Jeff Weidauer

Principal, SSR Retail LLC

Jeff Weidauer is currently a marketing and strategy consultant, working with retailers and their suppliers to develop targeted go-to-market strategies.

Prior to that he was Vice President of Marketing & Strategy for Vestcom International, Inc., responsible for marketing, strategy, intellectual property, product management, and M&A activity. Jeff has been involved in retail food and drug for over three decades, beginning his career in San Diego with Lucky Stores, advancing through numerous roles, including store and category management functions, along with corporate advertising and marketing for Albertsons and Supervalu.

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I've been part of all three corners in retail: operations, merchandising, and marketing. I like to bring innovative thinking leavened with a sense of perspective to today's fascinating world of retail.
  • Posted on: 03/05/2021

    Will Walmart make a sizable impact with its latest ‘Made in USA’ commitments?

    Walmart's impact in supporting domestic manufacturing can't help but be significant because of its size. The bigger question is, how effective will it be in its focus on eliminating barriers to production? The project has the potential to have a rising tide effect across all retail, and would set Walmart up as a true leader in growing U.S. production.
  • Posted on: 03/04/2021

    EQ is the special ingredient to feed entrepreneurial success

    Some of the smartest people in the world make terrible leaders. IQ does not create leadership skills. EQ bridges the gap for most to be successful - this is more evident today than ever.
  • Posted on: 03/03/2021

    Will a third-party marketplace step up and give Amazon a run for its money?

    The challenge for retailers wanting to get into the online marketplace is that Amazon has made the rules and set customer expectations. The best other retailers can do is meet those expectations, but then Amazon has the ability and willingness to change them at will.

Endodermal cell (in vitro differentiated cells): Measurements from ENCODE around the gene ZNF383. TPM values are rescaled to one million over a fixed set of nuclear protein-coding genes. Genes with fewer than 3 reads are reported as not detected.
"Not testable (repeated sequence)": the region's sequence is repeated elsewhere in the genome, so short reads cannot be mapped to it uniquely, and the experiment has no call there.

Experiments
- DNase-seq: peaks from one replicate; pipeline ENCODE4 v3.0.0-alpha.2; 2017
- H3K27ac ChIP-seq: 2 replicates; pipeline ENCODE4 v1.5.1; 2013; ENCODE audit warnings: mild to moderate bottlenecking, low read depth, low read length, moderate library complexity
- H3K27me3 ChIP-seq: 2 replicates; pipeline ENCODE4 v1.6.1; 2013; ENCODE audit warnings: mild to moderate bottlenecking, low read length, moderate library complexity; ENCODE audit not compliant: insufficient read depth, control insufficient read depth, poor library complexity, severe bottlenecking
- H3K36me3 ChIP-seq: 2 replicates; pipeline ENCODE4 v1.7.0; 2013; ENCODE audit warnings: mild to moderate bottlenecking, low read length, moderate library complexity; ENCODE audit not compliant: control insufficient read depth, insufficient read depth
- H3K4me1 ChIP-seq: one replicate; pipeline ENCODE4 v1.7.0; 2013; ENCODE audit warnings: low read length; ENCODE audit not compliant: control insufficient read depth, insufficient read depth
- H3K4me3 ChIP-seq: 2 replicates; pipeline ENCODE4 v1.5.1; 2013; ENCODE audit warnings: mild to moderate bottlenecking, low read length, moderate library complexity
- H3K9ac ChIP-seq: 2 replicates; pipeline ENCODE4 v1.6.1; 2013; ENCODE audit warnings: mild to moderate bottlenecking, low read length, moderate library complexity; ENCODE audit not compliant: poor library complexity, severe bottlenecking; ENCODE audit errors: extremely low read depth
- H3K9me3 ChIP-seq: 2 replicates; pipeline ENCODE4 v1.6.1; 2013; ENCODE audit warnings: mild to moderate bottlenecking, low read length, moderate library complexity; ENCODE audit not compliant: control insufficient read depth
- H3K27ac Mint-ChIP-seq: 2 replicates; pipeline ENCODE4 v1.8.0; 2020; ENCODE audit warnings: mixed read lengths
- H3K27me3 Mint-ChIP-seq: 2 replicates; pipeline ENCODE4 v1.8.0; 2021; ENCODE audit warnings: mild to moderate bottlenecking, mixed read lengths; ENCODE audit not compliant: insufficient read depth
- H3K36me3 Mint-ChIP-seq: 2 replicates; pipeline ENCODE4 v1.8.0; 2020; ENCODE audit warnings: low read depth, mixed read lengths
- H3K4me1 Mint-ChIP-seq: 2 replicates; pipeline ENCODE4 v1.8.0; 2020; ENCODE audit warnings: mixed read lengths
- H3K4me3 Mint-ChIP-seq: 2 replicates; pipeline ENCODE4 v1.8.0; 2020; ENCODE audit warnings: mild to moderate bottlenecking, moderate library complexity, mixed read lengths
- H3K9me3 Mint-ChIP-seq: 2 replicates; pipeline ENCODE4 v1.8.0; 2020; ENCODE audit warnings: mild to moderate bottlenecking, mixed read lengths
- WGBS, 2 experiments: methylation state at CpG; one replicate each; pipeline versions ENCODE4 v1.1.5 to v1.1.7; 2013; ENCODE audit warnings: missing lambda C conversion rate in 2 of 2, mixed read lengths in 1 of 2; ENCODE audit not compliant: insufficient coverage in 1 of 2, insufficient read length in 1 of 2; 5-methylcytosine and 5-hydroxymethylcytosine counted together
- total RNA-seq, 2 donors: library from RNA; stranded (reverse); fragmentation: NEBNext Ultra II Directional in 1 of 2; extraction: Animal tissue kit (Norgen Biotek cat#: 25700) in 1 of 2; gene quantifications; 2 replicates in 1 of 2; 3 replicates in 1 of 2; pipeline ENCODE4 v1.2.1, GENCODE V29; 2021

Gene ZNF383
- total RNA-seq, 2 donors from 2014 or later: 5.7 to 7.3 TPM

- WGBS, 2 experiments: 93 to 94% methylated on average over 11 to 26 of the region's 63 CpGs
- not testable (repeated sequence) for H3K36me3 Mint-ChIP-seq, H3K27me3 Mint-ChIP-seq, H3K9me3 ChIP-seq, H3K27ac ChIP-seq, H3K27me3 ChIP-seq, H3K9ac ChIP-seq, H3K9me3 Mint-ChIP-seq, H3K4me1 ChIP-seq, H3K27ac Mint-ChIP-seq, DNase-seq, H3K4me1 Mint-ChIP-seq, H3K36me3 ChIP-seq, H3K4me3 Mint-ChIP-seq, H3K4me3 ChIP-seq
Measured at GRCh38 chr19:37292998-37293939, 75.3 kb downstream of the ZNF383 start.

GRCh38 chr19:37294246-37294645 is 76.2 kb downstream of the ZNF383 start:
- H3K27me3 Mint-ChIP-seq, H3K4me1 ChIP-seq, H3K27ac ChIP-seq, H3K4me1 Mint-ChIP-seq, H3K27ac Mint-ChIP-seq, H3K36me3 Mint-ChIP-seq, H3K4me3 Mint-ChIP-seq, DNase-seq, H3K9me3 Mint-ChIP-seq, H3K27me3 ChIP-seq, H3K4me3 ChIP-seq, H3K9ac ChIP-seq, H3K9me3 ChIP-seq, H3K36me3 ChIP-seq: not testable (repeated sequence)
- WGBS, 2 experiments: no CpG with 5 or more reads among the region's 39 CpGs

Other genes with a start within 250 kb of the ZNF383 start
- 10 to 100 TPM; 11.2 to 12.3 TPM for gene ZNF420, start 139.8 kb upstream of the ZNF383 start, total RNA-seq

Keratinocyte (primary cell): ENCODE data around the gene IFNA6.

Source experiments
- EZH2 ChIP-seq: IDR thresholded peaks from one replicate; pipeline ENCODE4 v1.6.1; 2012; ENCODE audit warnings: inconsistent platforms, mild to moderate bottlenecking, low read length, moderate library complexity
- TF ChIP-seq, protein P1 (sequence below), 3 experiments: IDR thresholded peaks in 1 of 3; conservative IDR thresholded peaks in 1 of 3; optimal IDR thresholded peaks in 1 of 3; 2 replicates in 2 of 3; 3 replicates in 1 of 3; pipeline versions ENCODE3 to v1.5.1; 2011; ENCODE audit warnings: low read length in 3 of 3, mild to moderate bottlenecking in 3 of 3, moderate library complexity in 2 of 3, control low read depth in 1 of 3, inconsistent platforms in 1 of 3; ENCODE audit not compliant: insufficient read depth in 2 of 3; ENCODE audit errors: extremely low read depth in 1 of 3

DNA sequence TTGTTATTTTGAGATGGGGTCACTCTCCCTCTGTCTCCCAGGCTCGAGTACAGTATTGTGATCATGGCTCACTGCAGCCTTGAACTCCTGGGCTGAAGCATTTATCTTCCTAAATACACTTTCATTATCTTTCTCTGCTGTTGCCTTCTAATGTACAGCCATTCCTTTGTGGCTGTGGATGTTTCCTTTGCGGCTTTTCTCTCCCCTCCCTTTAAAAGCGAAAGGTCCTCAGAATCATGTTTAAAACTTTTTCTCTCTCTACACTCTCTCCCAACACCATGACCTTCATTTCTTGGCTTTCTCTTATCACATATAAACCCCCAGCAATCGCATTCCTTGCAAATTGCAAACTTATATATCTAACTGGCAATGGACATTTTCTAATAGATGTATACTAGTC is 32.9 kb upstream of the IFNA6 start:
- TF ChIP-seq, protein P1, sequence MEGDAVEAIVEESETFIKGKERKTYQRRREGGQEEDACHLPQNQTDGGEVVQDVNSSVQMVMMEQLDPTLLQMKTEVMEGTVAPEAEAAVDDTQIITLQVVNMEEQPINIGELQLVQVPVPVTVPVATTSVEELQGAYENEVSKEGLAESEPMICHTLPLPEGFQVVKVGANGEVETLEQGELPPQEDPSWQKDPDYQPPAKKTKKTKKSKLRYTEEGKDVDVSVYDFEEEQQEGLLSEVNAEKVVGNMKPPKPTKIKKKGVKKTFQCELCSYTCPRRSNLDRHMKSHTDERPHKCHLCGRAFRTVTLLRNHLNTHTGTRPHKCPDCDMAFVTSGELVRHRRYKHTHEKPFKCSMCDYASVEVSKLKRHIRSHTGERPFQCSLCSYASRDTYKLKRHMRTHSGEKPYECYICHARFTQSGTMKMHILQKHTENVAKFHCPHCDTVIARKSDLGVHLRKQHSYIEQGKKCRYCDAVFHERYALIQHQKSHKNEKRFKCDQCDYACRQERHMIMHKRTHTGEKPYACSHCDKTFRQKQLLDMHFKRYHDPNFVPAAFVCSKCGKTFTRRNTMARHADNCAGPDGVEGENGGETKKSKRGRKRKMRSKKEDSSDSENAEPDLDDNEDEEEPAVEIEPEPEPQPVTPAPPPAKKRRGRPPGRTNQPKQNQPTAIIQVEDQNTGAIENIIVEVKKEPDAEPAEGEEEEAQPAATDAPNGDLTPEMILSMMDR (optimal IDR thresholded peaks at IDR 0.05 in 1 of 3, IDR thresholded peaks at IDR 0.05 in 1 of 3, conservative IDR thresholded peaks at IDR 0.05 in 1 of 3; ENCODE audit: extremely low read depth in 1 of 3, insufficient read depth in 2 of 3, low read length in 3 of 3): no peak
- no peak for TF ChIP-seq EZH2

• Posted on: 03/02/2021

    Macy’s leadership changes focus on digital ops and supply chain

    Macy's will need more than a couple of leadership changes to get the wheels back on. The elimination of the COO role is interesting, but likely won't have much impact overall. The company's overall trend is down and there is nothing in the stated plan that points to a change in that trajectory.
  • Posted on: 03/01/2021

    Do rivals need to follow Costco’s minimum wage lead right now?

    This is a smart move for Costco and will pay off as projected by the CEO. But the retail industry has been fighting labor costs since forever. Costco may be setting a new precedent, but few competitors are likely to follow.
  • Posted on: 02/25/2021

    Marketers are going online more and in-person less to gather research data

    Digital research is the better option because it measures behavior, not intent. Focus groups and in-person interviews are interesting and may be used in some specific areas as color commentary, but the single worst way to find out how someone will respond is to ask them. With all of the tracking and widely available data analytics, accurate performance stats are easily accessible and far more accurate than qualitative surveys.